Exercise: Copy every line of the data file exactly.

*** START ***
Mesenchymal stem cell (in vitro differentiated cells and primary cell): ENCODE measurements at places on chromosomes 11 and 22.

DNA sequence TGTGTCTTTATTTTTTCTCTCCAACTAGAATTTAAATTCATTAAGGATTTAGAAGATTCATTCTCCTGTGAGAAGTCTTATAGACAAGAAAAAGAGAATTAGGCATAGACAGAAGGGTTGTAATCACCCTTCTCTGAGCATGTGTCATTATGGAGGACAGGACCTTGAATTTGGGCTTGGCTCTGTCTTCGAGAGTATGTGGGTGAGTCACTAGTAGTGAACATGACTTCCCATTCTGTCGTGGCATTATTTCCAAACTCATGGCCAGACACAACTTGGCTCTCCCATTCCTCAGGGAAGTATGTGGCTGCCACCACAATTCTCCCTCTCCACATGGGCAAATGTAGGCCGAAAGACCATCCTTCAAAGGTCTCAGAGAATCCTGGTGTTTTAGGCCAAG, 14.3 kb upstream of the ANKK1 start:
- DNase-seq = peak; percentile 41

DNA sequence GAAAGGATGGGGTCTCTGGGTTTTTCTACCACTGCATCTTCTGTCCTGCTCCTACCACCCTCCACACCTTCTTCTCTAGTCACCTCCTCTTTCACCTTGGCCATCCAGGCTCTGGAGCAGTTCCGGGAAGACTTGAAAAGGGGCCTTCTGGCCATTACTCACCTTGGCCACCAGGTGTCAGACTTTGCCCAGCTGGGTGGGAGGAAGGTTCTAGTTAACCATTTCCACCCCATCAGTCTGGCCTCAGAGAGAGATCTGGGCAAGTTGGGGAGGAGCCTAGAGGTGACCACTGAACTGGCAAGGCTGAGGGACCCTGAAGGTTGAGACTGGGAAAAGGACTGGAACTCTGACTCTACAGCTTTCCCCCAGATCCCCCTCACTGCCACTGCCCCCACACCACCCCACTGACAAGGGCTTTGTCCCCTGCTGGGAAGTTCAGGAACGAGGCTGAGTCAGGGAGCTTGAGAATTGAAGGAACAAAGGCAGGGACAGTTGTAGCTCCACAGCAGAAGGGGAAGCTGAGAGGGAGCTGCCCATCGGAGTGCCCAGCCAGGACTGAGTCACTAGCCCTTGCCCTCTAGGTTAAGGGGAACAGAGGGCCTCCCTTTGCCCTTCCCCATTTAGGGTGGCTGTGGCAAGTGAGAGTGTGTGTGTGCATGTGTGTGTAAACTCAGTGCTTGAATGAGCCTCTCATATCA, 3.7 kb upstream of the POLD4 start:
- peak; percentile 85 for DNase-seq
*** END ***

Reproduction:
Mesenchymal stem cell (in vitro differentiated cells and primary cell): ENCODE measurements at places on chromosomes 11 and 22.

DNA sequence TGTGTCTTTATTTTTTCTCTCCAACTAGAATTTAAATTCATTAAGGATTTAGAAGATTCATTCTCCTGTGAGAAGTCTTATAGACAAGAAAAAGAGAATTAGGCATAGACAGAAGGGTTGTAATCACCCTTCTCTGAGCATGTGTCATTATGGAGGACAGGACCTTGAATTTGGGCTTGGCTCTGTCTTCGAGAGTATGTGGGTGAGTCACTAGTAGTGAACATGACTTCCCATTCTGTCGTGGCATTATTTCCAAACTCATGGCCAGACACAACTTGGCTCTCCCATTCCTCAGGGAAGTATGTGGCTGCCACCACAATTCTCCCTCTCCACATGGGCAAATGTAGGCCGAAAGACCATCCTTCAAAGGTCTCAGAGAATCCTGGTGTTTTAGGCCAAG, 14.3 kb upstream of the ANKK1 start:
- DNase-seq = peak; percentile 41

DNA sequence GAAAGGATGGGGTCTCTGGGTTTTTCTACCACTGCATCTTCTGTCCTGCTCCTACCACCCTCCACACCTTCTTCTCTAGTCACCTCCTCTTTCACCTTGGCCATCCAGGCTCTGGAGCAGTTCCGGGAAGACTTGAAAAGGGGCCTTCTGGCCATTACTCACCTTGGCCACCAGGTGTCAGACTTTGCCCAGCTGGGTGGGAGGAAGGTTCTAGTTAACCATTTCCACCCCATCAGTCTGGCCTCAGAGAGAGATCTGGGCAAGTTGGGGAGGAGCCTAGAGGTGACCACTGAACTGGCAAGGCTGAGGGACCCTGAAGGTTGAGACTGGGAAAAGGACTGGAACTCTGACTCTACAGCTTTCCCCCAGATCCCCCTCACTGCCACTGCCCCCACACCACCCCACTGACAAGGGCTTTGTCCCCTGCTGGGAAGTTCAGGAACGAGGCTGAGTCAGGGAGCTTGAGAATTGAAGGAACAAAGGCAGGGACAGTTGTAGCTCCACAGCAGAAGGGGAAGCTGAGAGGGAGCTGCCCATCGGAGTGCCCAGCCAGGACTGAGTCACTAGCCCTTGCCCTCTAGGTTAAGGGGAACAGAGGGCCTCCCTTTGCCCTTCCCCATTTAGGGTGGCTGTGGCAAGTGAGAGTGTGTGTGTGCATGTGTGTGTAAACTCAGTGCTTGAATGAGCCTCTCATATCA, 3.7 kb upstream of the POLD4 start:
- peak; percentile 85 for DNase-seq